This fall, voters in some states and cities will have the chance to do more than just push back. Initiatives are on the ballot that would directly confront the destruction that austerity economics has wrought on communities, while building national momentum behind policies to revitalize our economy and protect our democracy. All kinds of issues are at stake, from workers’ rights to corporate influence in politics, to whether corporations and the luckiest few will pay their fair share in taxes. While voters will be electing a president, governors, Congress, and thousands of state legislators this November 6, here are a few places where a progressive vision will also be on the ballot:
A huge victory in Montana last week restored the state’s longstanding ban on corporate political spending on behalf of state political candidates and parties, overturning a lower court’s ruling and flying in the face of the U.S. Supreme Court’s Citizens United decision that grants corporations the same free speech rights as individuals.
Overriding a veto by their Governor, the Conneticut Legislature has strengthened its Citizen's Election system of public financing of elections that was first instituted in 2005. Responding to a bad decision by a federal appeals court, the Legislature has fixed the system and increased the public financing available to candidates.
Law firms in New Jersey that employ municipal court judges are banned
from making political contributions, the state’s highest court ruled
To eliminate questions about the source of the money, attorneys can
make political donations from their personal funds, but contributions
cannot come from the firm’s business account, the state Supreme Court
said in its unanimous decision.
WASHINGTON — Ten states have swiftly passed new
laws requiring additional disclosure of political spending, following a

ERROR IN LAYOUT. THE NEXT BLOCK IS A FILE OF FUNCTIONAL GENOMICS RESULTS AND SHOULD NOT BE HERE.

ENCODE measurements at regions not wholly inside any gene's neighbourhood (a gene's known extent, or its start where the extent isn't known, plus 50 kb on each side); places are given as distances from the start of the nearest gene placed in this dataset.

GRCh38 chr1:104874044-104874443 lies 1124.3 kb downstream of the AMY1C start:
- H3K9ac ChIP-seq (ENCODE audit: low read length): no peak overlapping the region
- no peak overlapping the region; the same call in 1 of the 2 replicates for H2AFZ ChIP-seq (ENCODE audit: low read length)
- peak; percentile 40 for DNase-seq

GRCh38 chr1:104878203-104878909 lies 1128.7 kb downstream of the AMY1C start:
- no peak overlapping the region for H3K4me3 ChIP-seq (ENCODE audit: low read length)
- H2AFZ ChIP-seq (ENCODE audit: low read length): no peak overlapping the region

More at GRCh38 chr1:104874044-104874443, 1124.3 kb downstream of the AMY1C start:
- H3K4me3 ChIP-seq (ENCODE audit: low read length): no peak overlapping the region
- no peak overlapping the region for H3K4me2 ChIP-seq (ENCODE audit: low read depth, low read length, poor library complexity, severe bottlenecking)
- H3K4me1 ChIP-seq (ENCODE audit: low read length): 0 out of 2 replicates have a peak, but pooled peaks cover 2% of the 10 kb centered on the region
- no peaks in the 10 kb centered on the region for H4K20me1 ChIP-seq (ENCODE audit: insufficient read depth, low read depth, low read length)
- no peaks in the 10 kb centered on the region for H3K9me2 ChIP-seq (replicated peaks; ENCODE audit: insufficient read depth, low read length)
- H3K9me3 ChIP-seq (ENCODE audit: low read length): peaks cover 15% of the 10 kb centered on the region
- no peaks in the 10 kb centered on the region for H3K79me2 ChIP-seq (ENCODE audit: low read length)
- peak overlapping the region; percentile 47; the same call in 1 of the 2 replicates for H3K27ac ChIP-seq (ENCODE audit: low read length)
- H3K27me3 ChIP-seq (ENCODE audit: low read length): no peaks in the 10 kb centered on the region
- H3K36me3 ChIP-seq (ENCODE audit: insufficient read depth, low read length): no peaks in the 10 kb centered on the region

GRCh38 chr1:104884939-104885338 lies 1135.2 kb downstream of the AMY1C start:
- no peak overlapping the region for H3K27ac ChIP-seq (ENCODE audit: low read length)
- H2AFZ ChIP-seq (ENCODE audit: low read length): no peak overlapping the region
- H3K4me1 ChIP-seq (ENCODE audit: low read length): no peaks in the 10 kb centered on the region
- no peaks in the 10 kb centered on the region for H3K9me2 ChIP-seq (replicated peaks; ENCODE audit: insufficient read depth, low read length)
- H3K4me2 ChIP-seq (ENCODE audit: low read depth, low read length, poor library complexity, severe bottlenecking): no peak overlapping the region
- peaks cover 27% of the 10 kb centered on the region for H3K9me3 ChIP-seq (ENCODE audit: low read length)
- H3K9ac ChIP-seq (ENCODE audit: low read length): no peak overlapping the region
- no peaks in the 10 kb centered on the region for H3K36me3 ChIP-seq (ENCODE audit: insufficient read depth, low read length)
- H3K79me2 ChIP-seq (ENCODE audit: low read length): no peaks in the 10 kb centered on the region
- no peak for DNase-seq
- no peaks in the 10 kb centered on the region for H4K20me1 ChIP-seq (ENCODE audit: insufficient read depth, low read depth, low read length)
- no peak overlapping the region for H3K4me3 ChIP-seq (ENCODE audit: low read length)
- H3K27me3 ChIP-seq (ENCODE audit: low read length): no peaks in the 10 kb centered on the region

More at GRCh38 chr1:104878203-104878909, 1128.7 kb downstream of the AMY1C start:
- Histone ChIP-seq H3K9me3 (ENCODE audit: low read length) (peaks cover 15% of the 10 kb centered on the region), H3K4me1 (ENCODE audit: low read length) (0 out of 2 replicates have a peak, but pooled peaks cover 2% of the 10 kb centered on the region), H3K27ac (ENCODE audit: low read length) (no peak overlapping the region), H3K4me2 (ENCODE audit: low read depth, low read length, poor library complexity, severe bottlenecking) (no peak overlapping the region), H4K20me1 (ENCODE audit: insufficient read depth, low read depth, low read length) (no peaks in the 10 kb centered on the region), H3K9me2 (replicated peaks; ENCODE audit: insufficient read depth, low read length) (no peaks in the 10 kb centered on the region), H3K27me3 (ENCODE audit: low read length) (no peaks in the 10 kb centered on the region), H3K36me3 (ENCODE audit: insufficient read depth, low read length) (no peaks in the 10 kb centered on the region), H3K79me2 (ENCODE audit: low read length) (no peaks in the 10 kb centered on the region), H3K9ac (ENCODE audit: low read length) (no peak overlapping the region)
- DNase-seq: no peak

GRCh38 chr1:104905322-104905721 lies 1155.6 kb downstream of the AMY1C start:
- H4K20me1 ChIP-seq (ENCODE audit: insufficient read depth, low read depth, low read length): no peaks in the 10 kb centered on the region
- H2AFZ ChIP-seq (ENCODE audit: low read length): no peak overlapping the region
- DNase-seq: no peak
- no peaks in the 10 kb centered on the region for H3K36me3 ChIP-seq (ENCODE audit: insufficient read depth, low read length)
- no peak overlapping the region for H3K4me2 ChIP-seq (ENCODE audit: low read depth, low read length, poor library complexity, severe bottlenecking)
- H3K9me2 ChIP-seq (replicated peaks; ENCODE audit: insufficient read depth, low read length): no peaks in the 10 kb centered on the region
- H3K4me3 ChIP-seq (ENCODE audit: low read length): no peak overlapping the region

Supreme Court ruling that lets corporations and unions pump unlimited
amounts of money into certain campaign commercials.
The push in states comes as a high-profile effort
in Congress to blunt the court's January ruling has stalled in the
Senate amid strong opposition by Republicans, including Senate Minority Leader Mitch McConnell.
The Senate inaction has cast doubts that any new federal disclosure
WASHINGTON — A little-noticed Federal Election Commission ruling that expands the
definition of “media’’ to include a partisan film production group is
the latest in a series of actions eroding legislative limits on the
influence of money in politics.
“We’re really returning, seemingly inexorably, toward an entirely deregulated system,’’ said Thomas Mann, who studies campaign finance at the Brookings Institution, a Washington
think tank. “It was a rather breathtaking decision.’’
Yesterday, the Supreme Court ended its term with a bang with a ruling in McDonald v. City of Chicagothat state gun control regulations can be struck down by federal courts based on the Second Amendment. While the number and scale of blockbuster decisions was not so high this session, the singular impact of the Citizens Unitedcase earlier in the term unleashing unregulated corporate money on elections, combined with the dangerous implications of the Rent-A-Center, West v. Jacksonarbitration decision, emphasizes the pro-corporate bias the Supreme Court has increasingly exercised in recent years.
Star Tribune: A new political organization, backed by two of the state's most
powerful business interests and led by one of Gov. Tim Pawlenty's top
deputies, could result in a powerful wave of corporate cash in this
year's state elections.